Friday, December 2, 2016

Bipartisanship Required to Fix Kansas Financially

When the Kansas Legislature convenes in January, one-third of the seats will be filled by someone new. The election results show that many voters recognized the serious financial trouble in Kansas and now expect a change in direction.

But will they get it?

Lawmakers face a daunting task. To successfully alter the situation, they must take a big risk and do something that does not come naturally to politicians — gather a bipartisan coalition and reform the tax system to raise revenue.

State finances have so soured that the current budget sunk $350 million underwater even after record amounts were taken out of the highway fund and large spending cuts were unceremoniously applied to universities and Medicaid providers. This leaves Kansas schools and other key state services highly vulnerable to another round of debilitating cuts.

Kansas simply does not have enough revenue to pay even a constrained set of bills. The 2012 income tax cuts unbalanced the Kansas budget from the moment of implementation, but the situation has become especially dire today because lawmakers emptied reserves and exhausted other one-time budget maneuvers in earlier efforts to patch up the budget.

We have few options left. Without more revenue, lawmakers must make deep cuts-to-the-bone in state programs. For those legislators who voted in 2012 to deliberately starve the state’s revenue stream in order to downsize government, this is a happy climax. But that group lost heavily in the elections.

In the 2017 Legislature, moderate Republicans and Democrats now have enough numbers in each chamber to pass policy changes, if they work together. But forming coalitions becomes challenging whenever there’s hard medicine to swallow. Kansas lawmakers will face headwinds as the Trump administration and a Republican Congress attempt to pass the very kind of tax legislation on a national scale that Kansas seeks to undo here.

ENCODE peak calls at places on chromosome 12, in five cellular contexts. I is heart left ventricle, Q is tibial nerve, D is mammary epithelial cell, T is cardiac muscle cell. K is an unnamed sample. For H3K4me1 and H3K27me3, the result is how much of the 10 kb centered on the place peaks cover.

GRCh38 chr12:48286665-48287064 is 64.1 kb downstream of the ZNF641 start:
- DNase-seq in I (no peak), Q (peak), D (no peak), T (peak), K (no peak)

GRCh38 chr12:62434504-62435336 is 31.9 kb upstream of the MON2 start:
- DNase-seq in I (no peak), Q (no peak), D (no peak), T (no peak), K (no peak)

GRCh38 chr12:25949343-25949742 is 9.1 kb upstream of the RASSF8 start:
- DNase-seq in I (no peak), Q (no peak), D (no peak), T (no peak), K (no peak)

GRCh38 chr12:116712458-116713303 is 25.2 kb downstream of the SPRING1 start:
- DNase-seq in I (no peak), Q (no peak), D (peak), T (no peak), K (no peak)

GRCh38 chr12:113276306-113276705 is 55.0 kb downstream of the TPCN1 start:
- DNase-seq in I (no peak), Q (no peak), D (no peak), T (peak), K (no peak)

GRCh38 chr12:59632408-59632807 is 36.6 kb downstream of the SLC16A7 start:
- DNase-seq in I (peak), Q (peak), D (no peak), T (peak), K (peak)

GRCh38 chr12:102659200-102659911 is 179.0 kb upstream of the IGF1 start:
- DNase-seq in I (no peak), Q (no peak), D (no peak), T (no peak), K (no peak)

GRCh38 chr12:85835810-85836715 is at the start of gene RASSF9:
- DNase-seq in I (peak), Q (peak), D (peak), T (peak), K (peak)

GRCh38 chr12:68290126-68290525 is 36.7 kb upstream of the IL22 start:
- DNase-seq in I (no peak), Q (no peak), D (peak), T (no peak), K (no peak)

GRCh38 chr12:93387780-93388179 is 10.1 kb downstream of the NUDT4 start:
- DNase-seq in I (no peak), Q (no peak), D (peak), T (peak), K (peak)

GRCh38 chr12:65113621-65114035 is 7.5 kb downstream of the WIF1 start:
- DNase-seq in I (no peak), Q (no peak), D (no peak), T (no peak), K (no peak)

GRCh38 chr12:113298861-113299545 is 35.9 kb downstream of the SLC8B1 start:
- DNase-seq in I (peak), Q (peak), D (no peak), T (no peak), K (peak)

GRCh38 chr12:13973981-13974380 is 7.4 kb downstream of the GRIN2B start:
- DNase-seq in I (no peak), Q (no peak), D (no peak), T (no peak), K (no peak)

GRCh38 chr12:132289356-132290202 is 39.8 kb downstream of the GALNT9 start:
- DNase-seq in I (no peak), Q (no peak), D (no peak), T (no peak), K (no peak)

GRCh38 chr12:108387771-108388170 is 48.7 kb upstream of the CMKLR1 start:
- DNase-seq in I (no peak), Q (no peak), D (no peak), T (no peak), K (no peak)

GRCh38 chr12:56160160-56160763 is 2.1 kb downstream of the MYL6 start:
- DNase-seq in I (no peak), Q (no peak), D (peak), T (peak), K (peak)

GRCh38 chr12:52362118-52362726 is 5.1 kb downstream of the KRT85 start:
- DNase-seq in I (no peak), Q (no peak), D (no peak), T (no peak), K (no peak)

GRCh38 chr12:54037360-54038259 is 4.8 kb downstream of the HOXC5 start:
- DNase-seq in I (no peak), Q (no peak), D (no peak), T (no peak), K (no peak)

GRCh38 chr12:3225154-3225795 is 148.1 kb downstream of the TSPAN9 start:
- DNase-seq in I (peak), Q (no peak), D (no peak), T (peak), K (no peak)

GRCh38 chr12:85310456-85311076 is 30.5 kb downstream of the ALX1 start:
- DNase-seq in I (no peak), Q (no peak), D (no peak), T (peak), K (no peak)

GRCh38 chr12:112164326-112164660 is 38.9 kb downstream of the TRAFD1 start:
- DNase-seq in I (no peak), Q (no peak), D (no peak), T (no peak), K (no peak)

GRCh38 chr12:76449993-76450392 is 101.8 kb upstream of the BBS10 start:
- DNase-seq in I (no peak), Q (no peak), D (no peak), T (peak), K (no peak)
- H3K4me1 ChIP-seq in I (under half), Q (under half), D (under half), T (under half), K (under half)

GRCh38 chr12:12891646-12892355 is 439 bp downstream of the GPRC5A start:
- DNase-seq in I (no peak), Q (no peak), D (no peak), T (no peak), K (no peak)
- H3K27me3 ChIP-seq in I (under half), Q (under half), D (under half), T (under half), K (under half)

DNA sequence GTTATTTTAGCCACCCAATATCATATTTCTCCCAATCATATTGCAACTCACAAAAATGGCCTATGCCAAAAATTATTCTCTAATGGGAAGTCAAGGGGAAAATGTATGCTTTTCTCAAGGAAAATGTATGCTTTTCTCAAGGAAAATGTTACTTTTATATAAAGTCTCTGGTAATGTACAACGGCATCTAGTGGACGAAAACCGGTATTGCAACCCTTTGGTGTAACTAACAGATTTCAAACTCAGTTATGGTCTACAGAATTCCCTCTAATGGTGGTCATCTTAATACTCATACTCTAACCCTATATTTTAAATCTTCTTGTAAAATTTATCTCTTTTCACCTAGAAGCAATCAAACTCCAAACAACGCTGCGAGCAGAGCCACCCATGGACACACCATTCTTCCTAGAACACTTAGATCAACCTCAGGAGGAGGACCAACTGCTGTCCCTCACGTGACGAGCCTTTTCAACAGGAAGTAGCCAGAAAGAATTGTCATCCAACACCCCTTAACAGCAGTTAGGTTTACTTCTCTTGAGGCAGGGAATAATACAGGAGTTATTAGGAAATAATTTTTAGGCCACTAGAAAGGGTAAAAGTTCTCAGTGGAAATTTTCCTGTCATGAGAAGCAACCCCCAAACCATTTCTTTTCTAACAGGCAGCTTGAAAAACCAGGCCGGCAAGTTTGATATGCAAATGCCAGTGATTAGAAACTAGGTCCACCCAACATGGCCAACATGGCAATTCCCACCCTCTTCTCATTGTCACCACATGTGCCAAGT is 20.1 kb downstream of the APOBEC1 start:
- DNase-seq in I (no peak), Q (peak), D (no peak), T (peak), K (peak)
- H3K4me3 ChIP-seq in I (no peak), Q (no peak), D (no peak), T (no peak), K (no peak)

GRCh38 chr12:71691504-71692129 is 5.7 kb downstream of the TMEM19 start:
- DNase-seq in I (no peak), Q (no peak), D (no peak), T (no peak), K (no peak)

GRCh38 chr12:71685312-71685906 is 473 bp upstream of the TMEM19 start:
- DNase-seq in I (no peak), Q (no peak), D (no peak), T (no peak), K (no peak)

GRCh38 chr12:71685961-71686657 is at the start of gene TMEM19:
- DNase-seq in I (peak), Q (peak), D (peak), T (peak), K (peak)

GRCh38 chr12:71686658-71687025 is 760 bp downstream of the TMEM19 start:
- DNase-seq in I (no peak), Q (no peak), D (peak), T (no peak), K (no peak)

Then, even if tax policy changes pass the Legislature, the governor may not sign the bill. But despite the barriers, lawmakers must forge ahead because the stakes for Kansas are enormous. The financial sickness will not heal up on its own without corrective action.

One obvious step forward would close the LLC loophole which allows business income to go untaxed. The recent Kansas Speaks survey showed that 61 percent of Kansans support this action. Some lawmakers may be tempted to do only this and declare victory, but that alone will not fix the budget.

At a minimum, lawmakers must make revenue equal expenses, which requires ending the LLC loophole as well as enacting a package of other financial corrections. Reducing sales tax on food as part of this package — as some lawmakers propose to do — would require further upward adjustments to balance the cost.

Can lawmakers work across party lines to enact change? Will the governor sign a bill rescinding at least a portion of the 2012 tax cuts?

Unless the answer to both questions is “yes,” the financial suffering of Kansas will worsen, plunging our state into a further downward spiral.

—This entry was originally published this week in a variety of Kansas newspapers.

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